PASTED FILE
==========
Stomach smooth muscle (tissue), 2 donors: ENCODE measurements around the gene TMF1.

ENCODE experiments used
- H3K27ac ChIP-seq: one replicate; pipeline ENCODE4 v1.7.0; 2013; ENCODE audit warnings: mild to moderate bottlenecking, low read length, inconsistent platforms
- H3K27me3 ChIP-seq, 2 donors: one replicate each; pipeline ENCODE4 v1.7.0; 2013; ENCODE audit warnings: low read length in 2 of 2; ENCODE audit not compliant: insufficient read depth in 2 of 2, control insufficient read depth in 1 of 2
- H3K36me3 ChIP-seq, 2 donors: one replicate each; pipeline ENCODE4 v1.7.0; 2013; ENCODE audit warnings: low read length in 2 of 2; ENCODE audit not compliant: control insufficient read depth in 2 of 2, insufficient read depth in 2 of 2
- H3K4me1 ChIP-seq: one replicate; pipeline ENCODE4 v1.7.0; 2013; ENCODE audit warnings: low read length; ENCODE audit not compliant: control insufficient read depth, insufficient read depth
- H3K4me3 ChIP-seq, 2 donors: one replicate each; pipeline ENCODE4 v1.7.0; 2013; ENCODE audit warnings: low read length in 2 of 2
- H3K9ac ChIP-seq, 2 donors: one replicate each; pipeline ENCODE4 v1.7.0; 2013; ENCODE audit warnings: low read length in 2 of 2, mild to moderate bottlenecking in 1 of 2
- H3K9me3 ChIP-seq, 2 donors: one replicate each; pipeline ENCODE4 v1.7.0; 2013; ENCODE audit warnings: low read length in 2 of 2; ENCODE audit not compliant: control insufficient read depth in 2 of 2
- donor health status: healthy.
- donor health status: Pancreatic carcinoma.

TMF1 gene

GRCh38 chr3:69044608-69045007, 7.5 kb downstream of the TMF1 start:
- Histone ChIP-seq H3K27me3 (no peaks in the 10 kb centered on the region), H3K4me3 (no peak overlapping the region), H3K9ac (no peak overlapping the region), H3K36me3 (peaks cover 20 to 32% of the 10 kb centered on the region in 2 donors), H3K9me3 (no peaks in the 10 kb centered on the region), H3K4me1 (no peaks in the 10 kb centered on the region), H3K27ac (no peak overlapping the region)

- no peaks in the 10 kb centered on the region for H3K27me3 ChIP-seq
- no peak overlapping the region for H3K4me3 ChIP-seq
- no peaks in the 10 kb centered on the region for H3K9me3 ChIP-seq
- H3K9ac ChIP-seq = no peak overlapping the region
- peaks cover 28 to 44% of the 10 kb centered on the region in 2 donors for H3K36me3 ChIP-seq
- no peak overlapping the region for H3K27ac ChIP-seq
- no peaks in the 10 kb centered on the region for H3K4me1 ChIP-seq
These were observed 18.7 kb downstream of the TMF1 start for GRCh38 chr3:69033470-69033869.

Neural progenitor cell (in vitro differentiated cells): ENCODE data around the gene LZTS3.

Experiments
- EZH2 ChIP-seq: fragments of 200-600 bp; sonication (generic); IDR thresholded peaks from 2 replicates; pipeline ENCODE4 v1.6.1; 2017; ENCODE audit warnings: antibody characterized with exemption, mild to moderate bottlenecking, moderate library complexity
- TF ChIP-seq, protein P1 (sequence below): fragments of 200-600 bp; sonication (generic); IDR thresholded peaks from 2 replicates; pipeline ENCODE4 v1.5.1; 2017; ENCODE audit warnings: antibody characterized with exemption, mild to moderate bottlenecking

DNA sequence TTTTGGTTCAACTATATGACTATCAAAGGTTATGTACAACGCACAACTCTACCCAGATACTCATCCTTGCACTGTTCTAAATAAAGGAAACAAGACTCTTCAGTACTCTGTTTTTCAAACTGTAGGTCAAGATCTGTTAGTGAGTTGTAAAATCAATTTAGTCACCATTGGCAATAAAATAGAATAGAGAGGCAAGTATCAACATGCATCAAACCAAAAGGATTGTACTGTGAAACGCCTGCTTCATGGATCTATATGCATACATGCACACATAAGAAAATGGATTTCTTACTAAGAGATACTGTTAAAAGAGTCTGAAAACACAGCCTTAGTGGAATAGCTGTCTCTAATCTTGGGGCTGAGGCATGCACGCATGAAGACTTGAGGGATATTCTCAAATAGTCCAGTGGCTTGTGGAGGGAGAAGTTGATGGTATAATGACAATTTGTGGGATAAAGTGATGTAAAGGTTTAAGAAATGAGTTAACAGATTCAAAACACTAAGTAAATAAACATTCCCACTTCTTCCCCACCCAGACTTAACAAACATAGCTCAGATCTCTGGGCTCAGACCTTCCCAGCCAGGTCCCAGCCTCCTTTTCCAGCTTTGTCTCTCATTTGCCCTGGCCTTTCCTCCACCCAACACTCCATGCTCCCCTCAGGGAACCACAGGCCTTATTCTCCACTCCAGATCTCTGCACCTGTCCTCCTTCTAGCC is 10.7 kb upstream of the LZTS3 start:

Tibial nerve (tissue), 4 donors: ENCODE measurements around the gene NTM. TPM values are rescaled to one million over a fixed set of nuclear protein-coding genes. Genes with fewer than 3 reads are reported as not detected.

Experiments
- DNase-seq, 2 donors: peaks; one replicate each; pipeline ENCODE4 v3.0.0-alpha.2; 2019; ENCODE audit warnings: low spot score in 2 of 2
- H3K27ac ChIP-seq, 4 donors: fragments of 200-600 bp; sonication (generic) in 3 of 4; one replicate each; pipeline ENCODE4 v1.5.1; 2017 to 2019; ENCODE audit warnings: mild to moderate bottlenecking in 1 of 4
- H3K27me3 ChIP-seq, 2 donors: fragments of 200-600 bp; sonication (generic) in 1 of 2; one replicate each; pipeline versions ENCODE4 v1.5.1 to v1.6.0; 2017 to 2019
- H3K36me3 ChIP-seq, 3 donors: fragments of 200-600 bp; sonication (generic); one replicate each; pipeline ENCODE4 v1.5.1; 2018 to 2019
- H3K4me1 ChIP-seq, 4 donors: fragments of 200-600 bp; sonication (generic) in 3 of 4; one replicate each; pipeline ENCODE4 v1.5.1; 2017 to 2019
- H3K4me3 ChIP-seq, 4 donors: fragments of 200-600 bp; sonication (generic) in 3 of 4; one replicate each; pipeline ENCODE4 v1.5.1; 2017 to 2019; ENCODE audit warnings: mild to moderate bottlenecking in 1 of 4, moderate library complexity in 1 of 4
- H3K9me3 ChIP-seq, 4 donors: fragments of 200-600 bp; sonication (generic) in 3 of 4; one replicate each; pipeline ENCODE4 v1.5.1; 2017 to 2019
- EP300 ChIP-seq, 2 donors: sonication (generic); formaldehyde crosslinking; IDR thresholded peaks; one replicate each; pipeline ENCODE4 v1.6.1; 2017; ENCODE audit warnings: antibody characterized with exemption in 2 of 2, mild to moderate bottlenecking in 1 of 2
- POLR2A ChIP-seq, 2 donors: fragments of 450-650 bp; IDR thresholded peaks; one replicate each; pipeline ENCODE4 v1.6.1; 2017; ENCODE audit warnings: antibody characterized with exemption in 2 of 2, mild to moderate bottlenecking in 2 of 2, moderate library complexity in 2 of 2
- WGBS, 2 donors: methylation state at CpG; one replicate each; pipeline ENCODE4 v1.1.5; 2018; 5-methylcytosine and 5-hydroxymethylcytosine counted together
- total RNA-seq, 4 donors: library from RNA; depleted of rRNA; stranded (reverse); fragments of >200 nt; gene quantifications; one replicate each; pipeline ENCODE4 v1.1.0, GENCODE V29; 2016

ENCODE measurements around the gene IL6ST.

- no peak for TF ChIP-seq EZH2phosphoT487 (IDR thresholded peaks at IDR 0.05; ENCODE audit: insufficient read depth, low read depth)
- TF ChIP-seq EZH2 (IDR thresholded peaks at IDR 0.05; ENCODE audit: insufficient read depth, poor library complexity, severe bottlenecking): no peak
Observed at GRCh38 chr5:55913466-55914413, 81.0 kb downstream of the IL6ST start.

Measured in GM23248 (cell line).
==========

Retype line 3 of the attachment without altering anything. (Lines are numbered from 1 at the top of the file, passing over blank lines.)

- H3K27ac ChIP-seq: one replicate; pipeline ENCODE4 v1.7.0; 2013; ENCODE audit warnings: mild to moderate bottlenecking, low read length, inconsistent platforms